Berlin’s industrial remains regain artistic vitality

Since the reunification of East and West Germany in 1990 and the confirmation of Berlin as the new capital, the city has received a new lease of life. However, the careful protection of the relics by the Germans reflects their respect for history.

At the end of the 19th century and the beginning of the 20th century, Berlin was an industrial city during the boom of German industry. A large number of energy supply facilities, such as power plants, pump houses, and substations, are located in every corner of the city. Berlin was once known as the “electricity capital” of Europe.

As the times change, there are more and more industrial relics in this city. In the process of urbanization, Berliners do not have a brain to tear down and rebuild, but think about how to give these old spaces new life.

Berlin’s Pfefferberg was once a brewery founded by Bavarian master brewer Joseph Pfeffer in 1841, which also includes a beer garden. Since 2000, it has been transformed, and galleries, cultural event spaces, studios, private architectural drawing museums, restaurants and hotels have successively settled in. In 2012, the Guggenheim Foundation and BMW established a research laboratory here. In 2013, the theater in the park opened. This is also the headquarters of the most famous architectural forum Aedes in Berlin.

Pfefferberg was included in the “European Industrial Heritage Road” in 2017 and is a famous old factory renovation project in Germany. Walking in the park, old red brick buildings can be seen everywhere. The tall chimney has now become a decoration of the park. There is also a beer garden in the park, which is filled with wooden tables and chairs. The huge brass beer brewer in the restaurant seems to tell people the story of the past here.

There is no hustle and bustle in the theater during the day, but the repertoire posters on the wall are dazzling. People in the gallery quietly admire or select paintings. Suddenly, I smelled the fragrance of bread and found a coffee bakery. It turned out that I was almost out of the park. People do not feel the boundary of Pfefferberg, it seems that it has naturally integrated into the lives of the surrounding residents.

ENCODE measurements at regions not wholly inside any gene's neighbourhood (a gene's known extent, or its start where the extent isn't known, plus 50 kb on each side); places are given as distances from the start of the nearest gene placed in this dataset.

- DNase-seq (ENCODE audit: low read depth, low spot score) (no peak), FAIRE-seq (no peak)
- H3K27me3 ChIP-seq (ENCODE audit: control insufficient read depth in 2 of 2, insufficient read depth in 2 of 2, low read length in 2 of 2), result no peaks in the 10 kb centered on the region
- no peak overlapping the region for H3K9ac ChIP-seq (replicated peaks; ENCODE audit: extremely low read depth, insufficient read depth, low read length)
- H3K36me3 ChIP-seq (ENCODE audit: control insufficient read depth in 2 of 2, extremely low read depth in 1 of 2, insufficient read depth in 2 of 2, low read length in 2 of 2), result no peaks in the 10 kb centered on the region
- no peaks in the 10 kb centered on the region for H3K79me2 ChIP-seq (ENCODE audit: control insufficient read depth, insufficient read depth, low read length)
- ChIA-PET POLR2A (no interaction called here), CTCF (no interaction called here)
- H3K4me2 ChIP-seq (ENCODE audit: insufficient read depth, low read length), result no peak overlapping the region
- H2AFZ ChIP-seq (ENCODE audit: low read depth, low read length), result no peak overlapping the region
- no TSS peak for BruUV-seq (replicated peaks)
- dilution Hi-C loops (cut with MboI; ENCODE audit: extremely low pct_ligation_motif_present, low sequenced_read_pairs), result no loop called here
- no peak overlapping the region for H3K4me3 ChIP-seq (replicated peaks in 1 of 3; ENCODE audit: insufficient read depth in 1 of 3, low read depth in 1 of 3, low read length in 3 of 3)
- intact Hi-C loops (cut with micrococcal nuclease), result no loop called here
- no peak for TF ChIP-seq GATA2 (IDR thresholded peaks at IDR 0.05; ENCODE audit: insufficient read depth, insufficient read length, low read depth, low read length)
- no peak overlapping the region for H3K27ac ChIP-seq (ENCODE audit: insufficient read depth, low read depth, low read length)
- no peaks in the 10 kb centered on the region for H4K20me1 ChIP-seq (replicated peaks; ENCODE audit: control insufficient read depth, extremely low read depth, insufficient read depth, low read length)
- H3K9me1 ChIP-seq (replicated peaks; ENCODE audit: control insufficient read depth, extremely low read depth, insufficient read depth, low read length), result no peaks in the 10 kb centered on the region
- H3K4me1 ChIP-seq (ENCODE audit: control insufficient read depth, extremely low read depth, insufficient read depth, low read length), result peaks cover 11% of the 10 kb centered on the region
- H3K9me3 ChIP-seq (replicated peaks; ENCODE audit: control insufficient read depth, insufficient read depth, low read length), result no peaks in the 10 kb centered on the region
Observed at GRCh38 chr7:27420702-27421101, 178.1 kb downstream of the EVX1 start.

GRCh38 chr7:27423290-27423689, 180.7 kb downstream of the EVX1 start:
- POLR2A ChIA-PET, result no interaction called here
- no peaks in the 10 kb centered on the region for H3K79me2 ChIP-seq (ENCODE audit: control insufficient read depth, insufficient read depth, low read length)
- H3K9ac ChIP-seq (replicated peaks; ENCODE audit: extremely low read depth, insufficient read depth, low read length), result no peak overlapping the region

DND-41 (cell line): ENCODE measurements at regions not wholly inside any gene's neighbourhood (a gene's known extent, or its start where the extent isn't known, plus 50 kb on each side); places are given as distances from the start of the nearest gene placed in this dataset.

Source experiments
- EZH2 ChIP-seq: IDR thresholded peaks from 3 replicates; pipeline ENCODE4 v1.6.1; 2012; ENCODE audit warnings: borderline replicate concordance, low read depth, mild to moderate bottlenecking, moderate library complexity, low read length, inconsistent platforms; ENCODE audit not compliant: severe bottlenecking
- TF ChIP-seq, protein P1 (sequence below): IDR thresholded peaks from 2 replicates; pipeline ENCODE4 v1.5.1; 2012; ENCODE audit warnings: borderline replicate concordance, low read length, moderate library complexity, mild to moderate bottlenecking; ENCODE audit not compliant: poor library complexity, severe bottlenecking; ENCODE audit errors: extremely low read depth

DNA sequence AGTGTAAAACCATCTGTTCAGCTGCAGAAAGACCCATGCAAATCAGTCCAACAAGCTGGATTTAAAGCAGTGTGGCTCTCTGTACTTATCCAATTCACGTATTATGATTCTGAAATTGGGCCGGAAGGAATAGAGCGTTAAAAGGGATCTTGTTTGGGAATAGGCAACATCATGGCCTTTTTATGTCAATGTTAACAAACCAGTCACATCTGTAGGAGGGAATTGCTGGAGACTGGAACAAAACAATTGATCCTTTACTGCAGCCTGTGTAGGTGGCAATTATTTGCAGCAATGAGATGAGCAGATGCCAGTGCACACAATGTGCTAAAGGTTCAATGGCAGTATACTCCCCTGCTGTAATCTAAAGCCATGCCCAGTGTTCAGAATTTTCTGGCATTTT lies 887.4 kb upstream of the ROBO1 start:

Not far from Berlin Central Station, stands the Hamburg Station Museum of Contemporary Art. The predecessor of the pavilion was a stop for trains between Berlin and Hamburg. It was built in 1846. After reconstruction, it opened to the public as a contemporary museum in 1996.

On the day I went, I came across an exhibition by the German female artist Katharina Grosse. The artist has been exploring the new possibilities of painting and its significance in the contemporary context. For her, the plane structure of painting is no longer the only way of expression, and the materials of painting are not limited to materials that have been widely accepted by the public.

The huge original station hall and the public space outside the hall have become the artist’s canvas. The works are not only flat, but also three-dimensional. When the audience walks in the painting, they will have a magical interaction with the content created by the artist and the current field. After appreciating the whole work, I looked up and found that I had already walked out of the old station hall and saw the back of it.

I walked back to the exhibition hall again, looking for traces of the past. The steel frame in the exhibition hall is exposed, and the vaults and semi-circular windows carry the imprint of that era. On the exit door in the middle of the exhibition hall, there is still the German “Hamburg Train Station”, which makes people feel a sense of dialogue across time and space.

There are many such locations in Berlin. The people here combine culture, art, creativity and industrial relics, so that these elements have a wonderful reaction in the interlaced time and space. The public has a direct connection with these spaces and draws the nutrients of urban culture from them. People can not only see the relics of past industries in these spaces, but also unconsciously explore new ways of living and working in the city.